The unfortunate logical flaw in SQL arises from efficiency concerns of 30 years ago (!). It is not always easy to remove duplicate tuples. A common way is to physically sort the table rows and then check adjacent rows to see if they‟re identical. However the sorting can be time-consuming. However given today‟s more effective optimisation possibilities, which unfortunately only work for sets of rows and not for bags of rows, and which therefore cannot be used today in SQL, it is sometimes considered now to have been a counterproductive shortterm expediency to have built this into SQL, at least at the logical level Considering the relative power and cheapness of modern computers compared to their earlier counterparts, and the relative data volumes involved, sorting and removing duplicates is much less of a problem these days anyway.

Slide 16

SQL : Projection Characteristics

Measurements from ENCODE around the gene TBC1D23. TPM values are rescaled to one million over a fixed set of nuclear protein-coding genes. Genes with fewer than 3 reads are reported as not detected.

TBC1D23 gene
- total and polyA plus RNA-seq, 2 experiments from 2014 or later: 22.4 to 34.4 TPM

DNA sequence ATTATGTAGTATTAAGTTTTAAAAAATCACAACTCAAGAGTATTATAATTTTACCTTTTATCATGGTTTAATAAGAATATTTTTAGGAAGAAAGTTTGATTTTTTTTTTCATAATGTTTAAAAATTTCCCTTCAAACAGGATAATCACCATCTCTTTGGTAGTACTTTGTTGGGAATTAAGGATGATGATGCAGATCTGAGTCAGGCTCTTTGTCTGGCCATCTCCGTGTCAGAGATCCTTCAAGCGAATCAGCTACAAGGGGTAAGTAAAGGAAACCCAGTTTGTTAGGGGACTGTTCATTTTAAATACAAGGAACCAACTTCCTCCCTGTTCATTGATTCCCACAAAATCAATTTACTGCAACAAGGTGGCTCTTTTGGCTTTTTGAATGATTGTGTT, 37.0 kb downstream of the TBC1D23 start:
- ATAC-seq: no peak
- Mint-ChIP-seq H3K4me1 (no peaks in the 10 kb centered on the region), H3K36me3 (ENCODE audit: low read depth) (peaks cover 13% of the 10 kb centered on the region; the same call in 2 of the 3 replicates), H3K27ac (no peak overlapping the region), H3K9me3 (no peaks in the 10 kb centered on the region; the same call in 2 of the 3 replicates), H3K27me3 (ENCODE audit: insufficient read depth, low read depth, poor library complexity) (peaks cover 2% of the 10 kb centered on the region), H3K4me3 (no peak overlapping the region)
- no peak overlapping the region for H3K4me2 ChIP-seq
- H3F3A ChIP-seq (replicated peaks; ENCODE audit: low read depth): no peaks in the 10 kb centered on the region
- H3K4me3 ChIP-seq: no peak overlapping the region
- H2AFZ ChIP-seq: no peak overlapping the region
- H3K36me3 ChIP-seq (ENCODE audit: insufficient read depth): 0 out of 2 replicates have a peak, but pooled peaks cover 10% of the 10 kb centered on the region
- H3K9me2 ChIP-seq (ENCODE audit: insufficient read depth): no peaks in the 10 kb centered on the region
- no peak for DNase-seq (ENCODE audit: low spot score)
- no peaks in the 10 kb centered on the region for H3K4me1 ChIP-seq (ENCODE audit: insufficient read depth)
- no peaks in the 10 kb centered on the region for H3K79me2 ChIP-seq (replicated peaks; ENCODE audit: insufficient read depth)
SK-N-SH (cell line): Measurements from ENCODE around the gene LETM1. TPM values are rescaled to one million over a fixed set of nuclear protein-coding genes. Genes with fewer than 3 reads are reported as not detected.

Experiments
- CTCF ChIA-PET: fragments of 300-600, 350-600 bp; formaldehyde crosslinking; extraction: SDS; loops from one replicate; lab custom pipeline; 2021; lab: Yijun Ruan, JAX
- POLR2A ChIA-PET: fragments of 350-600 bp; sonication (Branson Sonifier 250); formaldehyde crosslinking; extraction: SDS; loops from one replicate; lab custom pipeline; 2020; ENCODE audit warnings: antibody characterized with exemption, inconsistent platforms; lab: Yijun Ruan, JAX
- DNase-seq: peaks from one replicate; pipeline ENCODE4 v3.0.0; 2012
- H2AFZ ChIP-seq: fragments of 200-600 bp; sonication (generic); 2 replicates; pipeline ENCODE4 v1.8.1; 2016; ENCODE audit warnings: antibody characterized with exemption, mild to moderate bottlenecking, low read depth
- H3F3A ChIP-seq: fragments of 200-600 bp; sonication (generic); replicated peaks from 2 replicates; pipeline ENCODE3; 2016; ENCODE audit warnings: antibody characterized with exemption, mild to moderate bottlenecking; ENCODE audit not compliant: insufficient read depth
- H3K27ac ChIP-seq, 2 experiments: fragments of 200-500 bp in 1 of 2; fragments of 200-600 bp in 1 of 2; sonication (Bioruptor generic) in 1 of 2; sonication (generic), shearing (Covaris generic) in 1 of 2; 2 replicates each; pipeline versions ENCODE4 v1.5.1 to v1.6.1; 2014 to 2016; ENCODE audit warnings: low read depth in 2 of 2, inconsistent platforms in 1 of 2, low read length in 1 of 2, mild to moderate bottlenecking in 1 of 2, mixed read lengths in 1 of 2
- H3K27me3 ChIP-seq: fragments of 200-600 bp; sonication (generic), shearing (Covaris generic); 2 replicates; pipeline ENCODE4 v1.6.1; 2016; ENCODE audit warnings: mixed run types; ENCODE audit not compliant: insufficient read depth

To project out all the attributes in a relation, use * in the Select phrase. Example :Select * From R ; The result is the same as relation „R‟. (Thus a retrieval of a whole table is in fact a retrieval of a projection of all the attributes). Nullary relations. These are not permitted in SQL. If nothing is put between the Select and From keywords, a syntax error will be issued. SQL does not allow the specification of unwanted attributes in the Select phrase.

In practice, not being able to have nullary relations does not create much of a problem. However Hugh Darwen1 has pointed out the value of using nullary relations to represent true and false, as a consequence of which, there are some useful queries which could be written but are impossible in SQL. If one wants to remove 1 - 2 attributes from a relation which has many attributes, say 10 or more, having to write out all the attributes that one does want is tedious and can be error-prone.

1

Hugh Darwen, The Nullologist in Relationland in C. J. Date & Hugh Darwen, Relational Database Writings 1989 - 1991 (Addison-Wesley, 1992).